… or about de-yellowing one more time
I’ve recently bought a nicely worn-out Atari 800XL.
I won’t lie if I say I did buy it on purpose when I saw it on a bidding portal, I mean, of course, because it was a bit “worn out”.
Hell yeah! Another restoration but this time focused on a heavily yellowed case … plus, I had a few other tricks to test and mod 😉
Believe it or not but this is the first time I’ve disassembled an 800xl.
Obviously, right after unscrewing everything I cleaned all plastic case parts with household chemistry and prepared them for a lengthy de-yellowing process.
I had an older revision of Ultimate1M expansion by Lotharek in a drawer. However, in this unit, one of the 512K RAM chips was fried and it had to be replaced.
I figured that it would be a nice add-on to the 800XL project.
The mandatory rule to drink on all Fridays didn’t end well for PLCC socket LOLOL!
I’ve burned it with a HotAir a bit …. but nothing heavily wrong happened I promise ;).
I’ve managed to desolder old RAM chips and decided I’ll continue with it on the next morning which turned out to be an evening. The reasons should be obvious 😀
I’ve restarted my work with soldering on brand new RAM chips.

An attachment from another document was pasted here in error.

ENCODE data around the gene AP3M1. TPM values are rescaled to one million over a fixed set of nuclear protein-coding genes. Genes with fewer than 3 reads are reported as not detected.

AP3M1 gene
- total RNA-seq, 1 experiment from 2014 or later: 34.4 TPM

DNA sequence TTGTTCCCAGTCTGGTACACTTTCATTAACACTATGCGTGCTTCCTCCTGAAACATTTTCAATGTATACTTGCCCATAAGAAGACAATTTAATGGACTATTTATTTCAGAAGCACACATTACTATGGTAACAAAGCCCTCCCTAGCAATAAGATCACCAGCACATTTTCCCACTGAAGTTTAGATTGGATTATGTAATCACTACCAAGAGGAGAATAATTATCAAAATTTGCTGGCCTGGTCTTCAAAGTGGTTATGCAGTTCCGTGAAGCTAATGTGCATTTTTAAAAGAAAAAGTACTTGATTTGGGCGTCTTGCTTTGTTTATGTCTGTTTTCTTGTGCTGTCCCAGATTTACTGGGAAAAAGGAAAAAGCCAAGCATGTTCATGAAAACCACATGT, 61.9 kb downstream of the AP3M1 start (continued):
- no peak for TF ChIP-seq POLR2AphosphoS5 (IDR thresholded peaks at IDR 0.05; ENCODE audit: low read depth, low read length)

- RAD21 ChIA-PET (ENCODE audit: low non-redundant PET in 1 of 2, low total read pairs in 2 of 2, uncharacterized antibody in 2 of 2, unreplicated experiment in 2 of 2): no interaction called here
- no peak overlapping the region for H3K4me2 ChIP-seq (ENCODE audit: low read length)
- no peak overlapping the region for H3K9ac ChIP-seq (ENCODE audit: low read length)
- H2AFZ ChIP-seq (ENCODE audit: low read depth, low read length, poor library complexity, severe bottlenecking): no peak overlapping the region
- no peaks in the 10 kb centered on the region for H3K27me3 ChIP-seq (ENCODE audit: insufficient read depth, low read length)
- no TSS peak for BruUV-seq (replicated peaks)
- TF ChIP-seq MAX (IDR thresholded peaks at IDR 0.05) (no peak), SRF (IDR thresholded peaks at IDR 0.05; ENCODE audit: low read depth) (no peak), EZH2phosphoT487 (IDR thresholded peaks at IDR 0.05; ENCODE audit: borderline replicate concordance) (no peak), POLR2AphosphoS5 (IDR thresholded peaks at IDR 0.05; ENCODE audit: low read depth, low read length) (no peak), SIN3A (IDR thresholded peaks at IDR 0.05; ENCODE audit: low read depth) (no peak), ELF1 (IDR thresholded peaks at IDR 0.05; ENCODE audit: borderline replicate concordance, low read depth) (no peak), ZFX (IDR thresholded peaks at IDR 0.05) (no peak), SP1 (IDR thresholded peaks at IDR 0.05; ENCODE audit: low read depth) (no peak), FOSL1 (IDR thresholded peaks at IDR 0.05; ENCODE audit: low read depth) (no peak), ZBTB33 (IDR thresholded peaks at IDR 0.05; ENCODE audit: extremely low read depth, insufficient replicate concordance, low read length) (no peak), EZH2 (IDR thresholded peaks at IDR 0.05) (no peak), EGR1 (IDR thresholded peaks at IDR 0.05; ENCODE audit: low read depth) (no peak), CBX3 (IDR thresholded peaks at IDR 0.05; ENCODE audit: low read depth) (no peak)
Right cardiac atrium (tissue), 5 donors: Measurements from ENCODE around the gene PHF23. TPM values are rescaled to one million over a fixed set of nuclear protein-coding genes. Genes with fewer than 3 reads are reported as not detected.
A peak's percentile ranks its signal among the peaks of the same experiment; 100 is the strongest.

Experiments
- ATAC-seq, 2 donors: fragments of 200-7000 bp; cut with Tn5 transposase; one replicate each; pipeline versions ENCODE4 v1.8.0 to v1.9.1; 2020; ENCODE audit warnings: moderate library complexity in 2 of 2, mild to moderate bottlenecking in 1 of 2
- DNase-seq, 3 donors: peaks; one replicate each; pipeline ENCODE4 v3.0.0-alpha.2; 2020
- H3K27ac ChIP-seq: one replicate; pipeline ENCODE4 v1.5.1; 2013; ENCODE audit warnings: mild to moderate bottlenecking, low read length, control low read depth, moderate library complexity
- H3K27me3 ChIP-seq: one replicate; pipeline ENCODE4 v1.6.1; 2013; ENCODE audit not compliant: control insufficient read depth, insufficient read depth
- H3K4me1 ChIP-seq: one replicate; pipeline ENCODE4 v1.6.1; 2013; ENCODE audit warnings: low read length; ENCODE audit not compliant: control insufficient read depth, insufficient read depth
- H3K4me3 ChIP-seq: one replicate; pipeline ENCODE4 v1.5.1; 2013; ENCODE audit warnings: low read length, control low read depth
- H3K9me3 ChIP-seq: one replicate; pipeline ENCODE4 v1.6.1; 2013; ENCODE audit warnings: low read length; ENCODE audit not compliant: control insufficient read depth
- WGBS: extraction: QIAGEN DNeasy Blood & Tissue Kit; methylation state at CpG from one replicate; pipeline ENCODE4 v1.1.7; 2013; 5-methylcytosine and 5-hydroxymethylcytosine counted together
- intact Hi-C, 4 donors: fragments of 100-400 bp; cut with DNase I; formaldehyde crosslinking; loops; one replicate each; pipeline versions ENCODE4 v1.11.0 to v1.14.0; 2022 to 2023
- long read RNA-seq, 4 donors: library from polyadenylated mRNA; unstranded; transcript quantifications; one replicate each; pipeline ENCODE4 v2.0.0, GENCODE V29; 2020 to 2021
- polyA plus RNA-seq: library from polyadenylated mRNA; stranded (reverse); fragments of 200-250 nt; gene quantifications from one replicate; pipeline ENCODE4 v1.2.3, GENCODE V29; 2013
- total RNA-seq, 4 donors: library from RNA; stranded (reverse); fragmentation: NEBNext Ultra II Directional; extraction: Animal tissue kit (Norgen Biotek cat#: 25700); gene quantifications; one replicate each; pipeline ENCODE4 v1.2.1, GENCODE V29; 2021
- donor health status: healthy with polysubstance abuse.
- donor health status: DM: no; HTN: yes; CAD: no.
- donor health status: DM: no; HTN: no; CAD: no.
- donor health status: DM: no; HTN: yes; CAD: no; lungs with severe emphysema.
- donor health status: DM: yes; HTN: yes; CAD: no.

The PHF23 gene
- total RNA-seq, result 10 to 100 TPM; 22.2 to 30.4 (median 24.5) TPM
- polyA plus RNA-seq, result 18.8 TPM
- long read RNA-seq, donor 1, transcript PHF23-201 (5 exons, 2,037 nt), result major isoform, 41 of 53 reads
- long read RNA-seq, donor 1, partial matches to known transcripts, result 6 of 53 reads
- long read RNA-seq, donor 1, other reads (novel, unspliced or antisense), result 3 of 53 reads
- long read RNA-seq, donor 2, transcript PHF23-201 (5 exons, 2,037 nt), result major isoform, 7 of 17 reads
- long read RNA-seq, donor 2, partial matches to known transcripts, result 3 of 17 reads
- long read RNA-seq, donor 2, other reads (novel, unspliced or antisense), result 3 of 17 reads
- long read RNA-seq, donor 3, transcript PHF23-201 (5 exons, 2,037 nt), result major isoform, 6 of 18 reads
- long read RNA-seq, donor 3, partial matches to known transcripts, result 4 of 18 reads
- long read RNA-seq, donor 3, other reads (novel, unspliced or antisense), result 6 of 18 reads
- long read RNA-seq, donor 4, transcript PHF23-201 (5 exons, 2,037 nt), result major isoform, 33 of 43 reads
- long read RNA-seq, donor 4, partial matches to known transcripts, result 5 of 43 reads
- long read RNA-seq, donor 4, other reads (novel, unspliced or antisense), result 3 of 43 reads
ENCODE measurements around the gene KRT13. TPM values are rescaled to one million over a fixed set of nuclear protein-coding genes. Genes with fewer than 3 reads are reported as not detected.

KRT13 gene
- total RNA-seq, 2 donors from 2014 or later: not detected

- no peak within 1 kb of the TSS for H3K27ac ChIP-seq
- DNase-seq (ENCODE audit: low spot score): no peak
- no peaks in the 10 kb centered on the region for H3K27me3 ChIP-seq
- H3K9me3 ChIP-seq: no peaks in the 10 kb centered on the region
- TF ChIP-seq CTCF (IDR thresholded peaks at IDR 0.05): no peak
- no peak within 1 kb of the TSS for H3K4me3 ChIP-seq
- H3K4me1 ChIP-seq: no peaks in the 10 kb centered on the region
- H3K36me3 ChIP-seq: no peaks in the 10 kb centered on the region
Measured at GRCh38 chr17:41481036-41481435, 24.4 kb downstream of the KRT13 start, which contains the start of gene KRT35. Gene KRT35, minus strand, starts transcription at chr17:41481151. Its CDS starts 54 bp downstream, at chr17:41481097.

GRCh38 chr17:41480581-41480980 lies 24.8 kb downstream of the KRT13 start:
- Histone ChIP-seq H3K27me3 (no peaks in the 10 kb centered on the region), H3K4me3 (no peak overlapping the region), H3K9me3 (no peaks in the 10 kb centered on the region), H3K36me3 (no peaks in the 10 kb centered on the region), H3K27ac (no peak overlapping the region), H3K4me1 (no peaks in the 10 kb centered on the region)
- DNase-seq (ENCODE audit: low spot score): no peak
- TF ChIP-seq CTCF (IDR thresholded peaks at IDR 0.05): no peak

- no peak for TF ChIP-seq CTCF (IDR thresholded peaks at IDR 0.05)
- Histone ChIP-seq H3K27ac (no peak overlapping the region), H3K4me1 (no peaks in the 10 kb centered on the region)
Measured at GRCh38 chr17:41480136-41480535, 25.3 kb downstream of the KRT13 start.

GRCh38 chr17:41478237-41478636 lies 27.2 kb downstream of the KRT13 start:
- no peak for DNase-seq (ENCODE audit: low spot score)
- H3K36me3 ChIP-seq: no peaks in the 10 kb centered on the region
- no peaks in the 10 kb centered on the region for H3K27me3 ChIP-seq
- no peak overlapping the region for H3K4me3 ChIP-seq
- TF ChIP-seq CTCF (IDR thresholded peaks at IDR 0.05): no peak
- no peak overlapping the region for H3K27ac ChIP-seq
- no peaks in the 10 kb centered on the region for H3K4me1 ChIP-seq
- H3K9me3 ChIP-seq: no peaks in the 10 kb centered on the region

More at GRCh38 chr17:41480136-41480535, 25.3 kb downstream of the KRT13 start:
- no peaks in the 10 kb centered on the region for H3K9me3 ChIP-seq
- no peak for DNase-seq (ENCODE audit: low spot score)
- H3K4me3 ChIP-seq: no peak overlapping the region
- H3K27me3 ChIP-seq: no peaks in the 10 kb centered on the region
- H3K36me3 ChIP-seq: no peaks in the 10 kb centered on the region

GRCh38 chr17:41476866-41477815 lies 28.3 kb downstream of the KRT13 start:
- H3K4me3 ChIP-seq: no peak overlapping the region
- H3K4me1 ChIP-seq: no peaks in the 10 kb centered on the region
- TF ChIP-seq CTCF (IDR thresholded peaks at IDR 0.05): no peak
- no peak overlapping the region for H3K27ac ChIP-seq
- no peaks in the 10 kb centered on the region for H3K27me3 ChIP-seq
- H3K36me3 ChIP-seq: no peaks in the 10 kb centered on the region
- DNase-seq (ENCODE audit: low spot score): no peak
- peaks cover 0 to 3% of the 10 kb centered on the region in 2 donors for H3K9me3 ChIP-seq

Cleaning a PCB in an ultrasonic cleaner finished this repair.
Atari PCB was cleaned and prepared to install U1M.
In order to install this mod, a few things had to be done.
First I had to desolder the original MMU and ROM chip and replace it with sockets which is a perfect job for my new toy.
A cheap desoldering gun that I’ve recently bought for jobs like this.
Here is how it works (different board)
Finished, cleaned, and ready to get new sockets.
U1M needs four signals connected to it PHI2, R/W, RST, and HLT. A lot of folks get these signals either from the expansion port or directly from the CPU. I took a different approach and connected it to vias on board near the CPU area.
Quick test aaaaaaaaaand viola!
With electronics ready, I’ve started to work on keycaps and keyboards. Generally, the keyboard was in good shape but some keys didn’t work. That was simple to repair. Three connector pins were shorted, so after straightening, it started to work.
As usual, keycaps after cleaning and whitening became ugly.
Also, as usual, I’ve used the old good acetone vapor method.
Results (keys already fixed on the left):
Whitening – The ultimate method
The PDWPE method mentioned in my other post works like a charm. The downside is that it takes a while to get decent results.
Here are some shots of whitened case.
I’ve also learned that when whitening aluminum badges have to be removed.
The first thing is that peroxide quickly degrades these badges and the second problem is that the whitening process of plastic that is nearby an aluminum badge is slowed down horribly.
Unfortunately, I am still waiting for a new badge 😉
Here it is, refurbished Atari 800XL
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